In evaluating Michael E. Porter’s Five Forces framework, I struggled to connect the power of buyers with this week’s Cola Wars case. What I could connect it with, however, was my own experience in the contact lens industry. While the contact lens industry is about as stolid as they come, the way in which major distributors – buyers – display significant negotiating power makes it a great case study for the power of buyers.
The contact lens industry is made up of four major manufacturers with roughly equal market share, all of which are able to exercise some degree of supplier power. Within that, however, most business-to-business (B2B) transactions are conducted between channel distributors and optical practices. This market structure allows for distributors to exercise significant leverage over their manufacturer partners; if a manufacturer fails to provide a friendly pricing scheme, the distributor can promote a competing product via marketing channels and rebate schemes. As Porter notes, buyers possess significant power when they can “influence the purchasing decisions of customers downstream.” With field sales teams that in many territories dwarf those of their manufacturer partners, optical distributors are well-positioned to influence their customers in a way that can be potentially harmful to their upstream vendors, thus giving the buyer unique power.
Porter writes that purchasers have greater leverage if they generally own low margins. This is another area wherein buyer power applies in the contact lens industry, as distributors typically earn margins between 3-5%. Producers are able to apply some supplier power by way of a rebate system that only allows distributor partners to achieve that 5% margin if they meet certain sales thresholds. While the emphasis on rebates does push distributors to focus on certain products at certain times so as to meet rebate thresholds, it also means that suppliers end up in de facto price competition with one another. Ultimately, suppliers lower their own margins in exchange for market share, a situation that Porter identifies as being destructive to industry profitability.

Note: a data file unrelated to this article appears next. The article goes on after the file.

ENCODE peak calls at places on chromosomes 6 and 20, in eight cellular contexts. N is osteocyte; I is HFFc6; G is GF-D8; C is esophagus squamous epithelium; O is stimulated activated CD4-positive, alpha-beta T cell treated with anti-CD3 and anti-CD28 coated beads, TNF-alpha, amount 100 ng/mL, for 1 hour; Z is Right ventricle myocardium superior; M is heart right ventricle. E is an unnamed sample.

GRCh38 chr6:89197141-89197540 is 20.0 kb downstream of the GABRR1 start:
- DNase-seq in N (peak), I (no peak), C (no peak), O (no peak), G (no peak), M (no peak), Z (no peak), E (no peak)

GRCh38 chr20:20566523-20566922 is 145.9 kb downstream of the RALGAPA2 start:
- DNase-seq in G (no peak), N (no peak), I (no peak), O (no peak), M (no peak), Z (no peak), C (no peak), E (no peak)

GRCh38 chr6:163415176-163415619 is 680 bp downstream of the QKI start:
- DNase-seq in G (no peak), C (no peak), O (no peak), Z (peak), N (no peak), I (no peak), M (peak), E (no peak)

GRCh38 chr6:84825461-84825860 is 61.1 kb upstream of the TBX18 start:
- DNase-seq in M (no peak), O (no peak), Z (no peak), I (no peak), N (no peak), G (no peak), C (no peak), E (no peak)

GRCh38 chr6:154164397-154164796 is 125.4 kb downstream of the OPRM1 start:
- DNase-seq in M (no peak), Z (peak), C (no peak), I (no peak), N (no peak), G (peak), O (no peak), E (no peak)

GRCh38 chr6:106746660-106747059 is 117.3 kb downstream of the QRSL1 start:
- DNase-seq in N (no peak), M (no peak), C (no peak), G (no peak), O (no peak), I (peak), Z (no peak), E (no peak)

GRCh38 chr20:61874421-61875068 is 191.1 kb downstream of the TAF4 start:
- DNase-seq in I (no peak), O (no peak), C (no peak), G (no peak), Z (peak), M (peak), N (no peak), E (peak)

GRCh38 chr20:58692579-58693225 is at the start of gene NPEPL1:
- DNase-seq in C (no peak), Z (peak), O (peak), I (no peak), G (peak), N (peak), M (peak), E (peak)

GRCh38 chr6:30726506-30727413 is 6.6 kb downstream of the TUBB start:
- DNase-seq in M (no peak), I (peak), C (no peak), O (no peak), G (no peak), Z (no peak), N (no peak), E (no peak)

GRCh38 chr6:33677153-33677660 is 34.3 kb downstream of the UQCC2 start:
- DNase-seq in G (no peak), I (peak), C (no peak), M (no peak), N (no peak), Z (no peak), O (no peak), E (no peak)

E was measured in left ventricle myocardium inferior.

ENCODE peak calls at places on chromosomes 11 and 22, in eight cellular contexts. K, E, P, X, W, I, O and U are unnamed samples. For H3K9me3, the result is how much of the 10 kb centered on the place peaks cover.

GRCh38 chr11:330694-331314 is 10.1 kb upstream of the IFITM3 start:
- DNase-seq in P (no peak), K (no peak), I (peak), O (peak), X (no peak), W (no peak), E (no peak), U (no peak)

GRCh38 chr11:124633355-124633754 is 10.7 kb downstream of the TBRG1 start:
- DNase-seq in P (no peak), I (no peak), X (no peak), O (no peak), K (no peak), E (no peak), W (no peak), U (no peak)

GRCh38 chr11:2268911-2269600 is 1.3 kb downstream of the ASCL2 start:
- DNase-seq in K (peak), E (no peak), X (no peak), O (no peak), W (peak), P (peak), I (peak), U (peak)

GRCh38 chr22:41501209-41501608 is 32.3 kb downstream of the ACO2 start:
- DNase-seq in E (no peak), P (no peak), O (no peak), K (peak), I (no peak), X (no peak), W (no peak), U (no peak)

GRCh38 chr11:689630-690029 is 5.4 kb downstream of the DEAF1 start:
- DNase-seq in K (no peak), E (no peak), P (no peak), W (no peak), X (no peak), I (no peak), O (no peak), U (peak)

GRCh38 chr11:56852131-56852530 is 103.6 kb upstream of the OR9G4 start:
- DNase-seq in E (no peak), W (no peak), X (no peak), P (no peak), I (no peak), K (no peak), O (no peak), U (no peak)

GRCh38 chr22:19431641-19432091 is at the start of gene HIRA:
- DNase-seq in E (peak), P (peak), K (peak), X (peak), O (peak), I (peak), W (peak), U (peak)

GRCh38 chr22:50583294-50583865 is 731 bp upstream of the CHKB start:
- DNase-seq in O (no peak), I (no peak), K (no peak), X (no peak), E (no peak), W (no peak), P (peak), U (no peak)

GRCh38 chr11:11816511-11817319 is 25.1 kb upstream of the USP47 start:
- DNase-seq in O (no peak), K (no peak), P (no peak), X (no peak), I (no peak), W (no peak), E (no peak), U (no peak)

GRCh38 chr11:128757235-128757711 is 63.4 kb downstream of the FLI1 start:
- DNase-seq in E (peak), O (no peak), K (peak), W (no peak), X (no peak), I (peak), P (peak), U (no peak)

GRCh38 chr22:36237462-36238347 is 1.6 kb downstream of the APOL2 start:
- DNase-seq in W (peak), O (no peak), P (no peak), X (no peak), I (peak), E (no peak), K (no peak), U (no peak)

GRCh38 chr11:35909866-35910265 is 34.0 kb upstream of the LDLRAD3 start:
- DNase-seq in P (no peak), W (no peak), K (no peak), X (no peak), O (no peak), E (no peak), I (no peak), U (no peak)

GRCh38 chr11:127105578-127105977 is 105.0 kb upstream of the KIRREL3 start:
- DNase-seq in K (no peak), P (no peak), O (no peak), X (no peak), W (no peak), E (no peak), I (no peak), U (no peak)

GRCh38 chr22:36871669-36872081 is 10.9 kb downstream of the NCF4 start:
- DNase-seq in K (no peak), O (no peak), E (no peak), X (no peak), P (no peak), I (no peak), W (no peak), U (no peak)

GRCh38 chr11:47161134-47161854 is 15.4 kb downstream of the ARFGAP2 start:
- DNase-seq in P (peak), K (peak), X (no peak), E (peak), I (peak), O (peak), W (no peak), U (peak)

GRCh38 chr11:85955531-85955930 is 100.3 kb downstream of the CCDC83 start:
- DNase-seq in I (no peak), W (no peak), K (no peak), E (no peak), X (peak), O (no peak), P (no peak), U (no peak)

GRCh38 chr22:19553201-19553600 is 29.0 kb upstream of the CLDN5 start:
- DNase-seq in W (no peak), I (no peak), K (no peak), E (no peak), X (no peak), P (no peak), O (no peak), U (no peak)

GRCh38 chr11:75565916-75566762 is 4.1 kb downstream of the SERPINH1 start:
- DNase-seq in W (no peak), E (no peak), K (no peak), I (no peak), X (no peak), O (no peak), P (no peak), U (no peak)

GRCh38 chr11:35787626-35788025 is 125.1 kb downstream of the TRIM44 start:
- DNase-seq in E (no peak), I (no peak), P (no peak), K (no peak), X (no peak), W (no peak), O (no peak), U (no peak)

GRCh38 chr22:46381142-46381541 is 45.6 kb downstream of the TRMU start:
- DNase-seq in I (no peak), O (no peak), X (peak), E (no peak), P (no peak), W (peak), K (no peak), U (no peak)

There is another factor contributing to buyer power that is strong in the contact lens market: the quality off the buyers’ products being unaffected by the suppliers’ products. While one might assume that the product contact lens distributors are selling is contact lenses, this is not really the case. In reality, contact lens distributors are selling their services: fast and inexpensive shipping; the luxury of placing an order with a single vendor rather than half a dozen; consolidation of glasses, contact lenses, and ophthalmic products; and a single bill at the end of the month. An optical distributor is judged on its ability to deliver on service, rather than its ability to deliver new or better contact lenses. As outlined by Porter, this makes for a situation wherein distributors have significant leverage.
Overall, the structure of the contact lens industry – and the optical industry at large – is a great example of the power of buyers as it applies to B2B channel sales. The industry has evolved in such a way that these B2B partners have significant leverage over their supplier partners, while also providing additional value to end-users in the form of superior services and – generally – lower costs.